Earlier this month, Irina Papazu (University of Copenhagen), David Moats (Goldsmiths, University of London) and my-self organised the third session of the CSISP Salon. Based on a variety of works in progress, it was dedicated to “natural resources and material politics”. We discussed, for example, how the notion of “attachement” could be useful to describe localized protests against renewable energy projects and circumvent the discrediting NIMBY (not in my backyard) interpretation. Building an example of Facebook posts about nuclear power, we reflected upon the status of this empirical material that seems to display the staging of a controversy between semi-fictional figures. Finally, we talked about how tropical deforestation has become a problem related to climate change and how this can help us thinking of the process through which something, here the carbon stored in those trees, is turned into a (natural) resource.
Last month I attended the interdisciplinary Seminar entitled “Trials and Tribulations of Economics: New Directions for Economic Policy Evidence” where I presented extracts from my PhD. The objective of the event was to make philosophers, political scientists, sociologists, and economists discuss the relationships between economics and its attuning to “real-world behaviour”, to quote Will Davies’ reflections about the seminar available here.
The presentations engaged more or less critically with new experimental methods in economics, such as big data analysis and Randomized Controlled Trials (RCTs), in order to address the question of the interactions between economic expertise, understood in a very broad sense, and policy-making. The event gathered a rich set of empirical problems and issues. The participants’ work dealt with the enthusiasm for nudging in US politics, evidence-based interventions in UK health sector, ethical concerns with RCTs in development economics, or international result-based regulations targeting tropical deforestation. While the variety of cases clearly showed the preeminence of economic incentives and performance-based initiatives in contemporary (mostly Anglo-Saxon) policy-making, the challenge resided in the possibility of exchanging views, analysis and ideas across methodological and theoretical differences. With the "Trials and Tribulations of Economics" seminar, the Spaces of Evidence network provided a forum for such stimulating discussion and might do it again in future events, which can be followed here.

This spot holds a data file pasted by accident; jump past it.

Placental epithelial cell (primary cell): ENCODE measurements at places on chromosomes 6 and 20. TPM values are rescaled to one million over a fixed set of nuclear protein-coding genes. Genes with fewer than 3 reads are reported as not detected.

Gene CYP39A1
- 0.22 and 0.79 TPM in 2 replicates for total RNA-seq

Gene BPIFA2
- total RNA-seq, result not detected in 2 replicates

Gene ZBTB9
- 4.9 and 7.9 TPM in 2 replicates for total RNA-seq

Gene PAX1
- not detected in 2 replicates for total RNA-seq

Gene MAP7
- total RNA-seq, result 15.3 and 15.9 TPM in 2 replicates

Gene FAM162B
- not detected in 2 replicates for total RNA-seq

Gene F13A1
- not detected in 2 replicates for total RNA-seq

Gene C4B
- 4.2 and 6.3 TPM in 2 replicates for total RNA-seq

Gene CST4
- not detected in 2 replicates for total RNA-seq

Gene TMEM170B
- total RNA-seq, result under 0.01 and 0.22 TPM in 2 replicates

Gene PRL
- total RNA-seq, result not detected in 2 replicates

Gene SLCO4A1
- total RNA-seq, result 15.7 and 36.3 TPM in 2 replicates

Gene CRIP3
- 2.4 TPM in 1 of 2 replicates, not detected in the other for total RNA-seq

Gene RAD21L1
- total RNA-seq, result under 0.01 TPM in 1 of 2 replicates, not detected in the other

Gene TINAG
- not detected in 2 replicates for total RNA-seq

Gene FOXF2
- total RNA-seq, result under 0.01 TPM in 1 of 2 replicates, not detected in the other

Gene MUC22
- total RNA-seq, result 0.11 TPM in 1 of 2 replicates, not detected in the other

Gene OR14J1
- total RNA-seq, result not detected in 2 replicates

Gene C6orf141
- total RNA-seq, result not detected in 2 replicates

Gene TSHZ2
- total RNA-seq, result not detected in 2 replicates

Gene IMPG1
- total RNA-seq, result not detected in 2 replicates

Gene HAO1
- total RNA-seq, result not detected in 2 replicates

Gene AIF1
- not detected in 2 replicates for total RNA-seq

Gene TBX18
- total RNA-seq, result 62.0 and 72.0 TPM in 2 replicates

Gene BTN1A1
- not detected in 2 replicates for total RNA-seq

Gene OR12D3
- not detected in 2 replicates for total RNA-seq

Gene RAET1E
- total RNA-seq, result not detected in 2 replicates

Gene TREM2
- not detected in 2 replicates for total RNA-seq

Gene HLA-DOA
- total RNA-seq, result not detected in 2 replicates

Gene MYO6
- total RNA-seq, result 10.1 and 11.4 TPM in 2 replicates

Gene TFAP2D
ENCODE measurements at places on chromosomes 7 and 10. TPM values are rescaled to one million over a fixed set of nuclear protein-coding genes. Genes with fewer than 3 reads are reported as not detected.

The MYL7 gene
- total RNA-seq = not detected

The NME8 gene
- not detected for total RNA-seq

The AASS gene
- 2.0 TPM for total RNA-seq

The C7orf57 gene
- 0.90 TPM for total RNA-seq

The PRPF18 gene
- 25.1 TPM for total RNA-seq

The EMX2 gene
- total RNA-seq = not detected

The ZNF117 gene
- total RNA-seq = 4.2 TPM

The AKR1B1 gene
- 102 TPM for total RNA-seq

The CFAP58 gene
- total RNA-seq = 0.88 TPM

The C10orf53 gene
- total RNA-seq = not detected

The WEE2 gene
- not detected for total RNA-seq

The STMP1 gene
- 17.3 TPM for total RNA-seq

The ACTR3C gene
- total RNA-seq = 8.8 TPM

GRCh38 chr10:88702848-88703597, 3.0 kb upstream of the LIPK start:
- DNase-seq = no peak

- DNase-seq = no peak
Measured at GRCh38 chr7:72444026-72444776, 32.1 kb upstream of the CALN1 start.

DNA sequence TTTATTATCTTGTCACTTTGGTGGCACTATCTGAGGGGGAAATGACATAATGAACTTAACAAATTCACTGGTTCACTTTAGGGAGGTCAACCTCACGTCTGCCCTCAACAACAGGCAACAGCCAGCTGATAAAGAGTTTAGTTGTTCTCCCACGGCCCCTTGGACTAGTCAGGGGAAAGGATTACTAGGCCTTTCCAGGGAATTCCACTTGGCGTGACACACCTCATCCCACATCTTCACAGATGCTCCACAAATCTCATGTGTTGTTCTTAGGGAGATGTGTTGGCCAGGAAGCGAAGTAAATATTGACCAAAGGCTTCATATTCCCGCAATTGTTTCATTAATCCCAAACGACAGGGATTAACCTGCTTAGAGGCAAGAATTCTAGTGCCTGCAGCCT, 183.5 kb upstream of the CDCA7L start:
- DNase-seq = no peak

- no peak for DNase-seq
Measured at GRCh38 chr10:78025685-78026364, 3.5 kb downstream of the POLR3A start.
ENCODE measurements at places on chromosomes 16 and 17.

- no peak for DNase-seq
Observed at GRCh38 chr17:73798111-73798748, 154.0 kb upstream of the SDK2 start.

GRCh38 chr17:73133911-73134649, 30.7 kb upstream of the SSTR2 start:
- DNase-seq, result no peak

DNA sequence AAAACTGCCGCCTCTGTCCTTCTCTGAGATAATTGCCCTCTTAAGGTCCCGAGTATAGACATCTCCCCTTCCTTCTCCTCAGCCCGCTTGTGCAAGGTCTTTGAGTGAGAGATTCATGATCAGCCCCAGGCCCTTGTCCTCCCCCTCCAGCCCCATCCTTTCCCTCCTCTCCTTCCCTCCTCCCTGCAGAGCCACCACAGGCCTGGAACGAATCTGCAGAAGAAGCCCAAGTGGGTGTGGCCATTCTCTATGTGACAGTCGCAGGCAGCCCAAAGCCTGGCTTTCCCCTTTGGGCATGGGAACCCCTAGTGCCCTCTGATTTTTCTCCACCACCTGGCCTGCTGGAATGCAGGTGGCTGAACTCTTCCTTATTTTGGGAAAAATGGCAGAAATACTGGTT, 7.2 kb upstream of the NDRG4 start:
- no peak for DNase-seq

A week ago, I defended my PhD at the Ecole des Mines de Paris, France. The committee was composed of Pascale Trompette, Giorgio Blundo, Andrew Barry, Christophe Bonneuil, and Fabian Muniesa who had been my supervisor at the Centre de Sociologie de l'Innovation (cf. picture).
Below is a brief description of the PhD entitled "Carbon Geopolitics. International Climate Action and the Problem of Tropical Deforestation".
The thesis explores the components of concerted action at an international scale by focusing on how the problem of CO2 emissions attributed to tropical deforestation is handled in climate change negotiations. The constraint faced by actors is as follows: interventions led by a diversity of actors across the world need to be coordinated, in the pursuit of an objective agreed by all states represented at the United Nations whose sovereignty must be respected. Such process builds on operations that can be analyzed from the viewpoint of carbon geopolitics. Some of these operations are related to the spatial extension and the liberal and quantified dimensions of the enterprise. Decision-making at an international level must be organized, comparable carbon measurement methods must be created and incentive-based redistribution systems must be designed. Other operations are specific to the entities concerned by the treated phenomenon, so-called developing countries. The weakness of their technical equipment must be acknowledged, so-called bad governance in their administrations must be dealt with and their civil society must be listened to. The approach developed here is grounded in science and technology studies, a domain that has recently focused on the construction of markets and decision-making. Based on a multisite investigation, the thesis examines a set of problems characteristic of concerted action at an international scale: international decision-making, project-based action, countries' preparation, the valuation of correct measures, trust-making in economic relationships and the production of consensus. It proposes to call international adjustment the tentative and fragile process through which the interest for climate protection of an international collective is maintained.
Earlier this month, I participated in the panel organised by Sveta Milyaeva and Daniel Neyland at the EASST conference in Torun, Poland. You can read more about the event here.
So far, I’ve conducted a series of interviews with actual or former members of the British Department for International Development (DFID). The discussions turned around DFID’s implication in the Advance Market Commitment (AMC) for pneumococcal vaccine and the agency's enthusiasm for “market shaping”.